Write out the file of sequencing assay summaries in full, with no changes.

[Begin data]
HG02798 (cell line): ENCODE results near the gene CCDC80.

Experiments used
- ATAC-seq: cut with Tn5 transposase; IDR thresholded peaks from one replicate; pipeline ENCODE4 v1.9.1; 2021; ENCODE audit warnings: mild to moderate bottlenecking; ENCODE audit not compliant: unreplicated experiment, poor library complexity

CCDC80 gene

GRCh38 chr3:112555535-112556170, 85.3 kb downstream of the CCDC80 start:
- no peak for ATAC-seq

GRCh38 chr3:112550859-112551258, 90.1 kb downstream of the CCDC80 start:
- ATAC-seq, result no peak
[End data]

HG02798 (cell line): ENCODE results near the gene CCDC80.

Experiments used
- ATAC-seq: cut with Tn5 transposase; IDR thresholded peaks from one replicate; pipeline ENCODE4 v1.9.1; 2021; ENCODE audit warnings: mild to moderate bottlenecking; ENCODE audit not compliant: unreplicated experiment, poor library complexity

CCDC80 gene

GRCh38 chr3:112555535-112556170, 85.3 kb downstream of the CCDC80 start:
- no peak for ATAC-seq

GRCh38 chr3:112550859-112551258, 90.1 kb downstream of the CCDC80 start:
- ATAC-seq, result no peak